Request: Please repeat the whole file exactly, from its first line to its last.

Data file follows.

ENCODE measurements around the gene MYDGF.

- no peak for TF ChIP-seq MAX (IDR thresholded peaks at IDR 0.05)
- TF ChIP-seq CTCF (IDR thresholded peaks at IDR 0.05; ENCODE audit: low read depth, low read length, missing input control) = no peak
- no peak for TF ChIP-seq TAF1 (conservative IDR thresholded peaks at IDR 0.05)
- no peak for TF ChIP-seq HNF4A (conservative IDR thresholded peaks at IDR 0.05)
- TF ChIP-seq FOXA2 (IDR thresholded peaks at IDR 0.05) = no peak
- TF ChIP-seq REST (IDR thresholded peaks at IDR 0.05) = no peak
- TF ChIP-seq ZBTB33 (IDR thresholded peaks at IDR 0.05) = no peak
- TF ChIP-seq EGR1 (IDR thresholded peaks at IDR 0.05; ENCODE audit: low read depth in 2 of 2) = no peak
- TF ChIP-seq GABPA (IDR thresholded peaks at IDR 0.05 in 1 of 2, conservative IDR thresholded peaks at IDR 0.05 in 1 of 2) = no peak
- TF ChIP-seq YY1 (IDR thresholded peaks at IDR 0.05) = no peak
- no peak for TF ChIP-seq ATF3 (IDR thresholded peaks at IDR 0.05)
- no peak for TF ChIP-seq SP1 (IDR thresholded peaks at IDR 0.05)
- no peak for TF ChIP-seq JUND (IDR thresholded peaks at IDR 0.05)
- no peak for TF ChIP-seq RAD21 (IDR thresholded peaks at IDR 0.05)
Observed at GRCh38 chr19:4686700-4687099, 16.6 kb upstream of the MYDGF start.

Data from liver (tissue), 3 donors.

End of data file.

ENCODE measurements around the gene MYDGF.

- no peak for TF ChIP-seq MAX (IDR thresholded peaks at IDR 0.05)
- TF ChIP-seq CTCF (IDR thresholded peaks at IDR 0.05; ENCODE audit: low read depth, low read length, missing input control) = no peak
- no peak for TF ChIP-seq TAF1 (conservative IDR thresholded peaks at IDR 0.05)
- no peak for TF ChIP-seq HNF4A (conservative IDR thresholded peaks at IDR 0.05)
- TF ChIP-seq FOXA2 (IDR thresholded peaks at IDR 0.05) = no peak
- TF ChIP-seq REST (IDR thresholded peaks at IDR 0.05) = no peak
- TF ChIP-seq ZBTB33 (IDR thresholded peaks at IDR 0.05) = no peak
- TF ChIP-seq EGR1 (IDR thresholded peaks at IDR 0.05; ENCODE audit: low read depth in 2 of 2) = no peak
- TF ChIP-seq GABPA (IDR thresholded peaks at IDR 0.05 in 1 of 2, conservative IDR thresholded peaks at IDR 0.05 in 1 of 2) = no peak
- TF ChIP-seq YY1 (IDR thresholded peaks at IDR 0.05) = no peak
- no peak for TF ChIP-seq ATF3 (IDR thresholded peaks at IDR 0.05)
- no peak for TF ChIP-seq SP1 (IDR thresholded peaks at IDR 0.05)
- no peak for TF ChIP-seq JUND (IDR thresholded peaks at IDR 0.05)
- no peak for TF ChIP-seq RAD21 (IDR thresholded peaks at IDR 0.05)
Observed at GRCh38 chr19:4686700-4687099, 16.6 kb upstream of the MYDGF start.

Data from liver (tissue), 3 donors.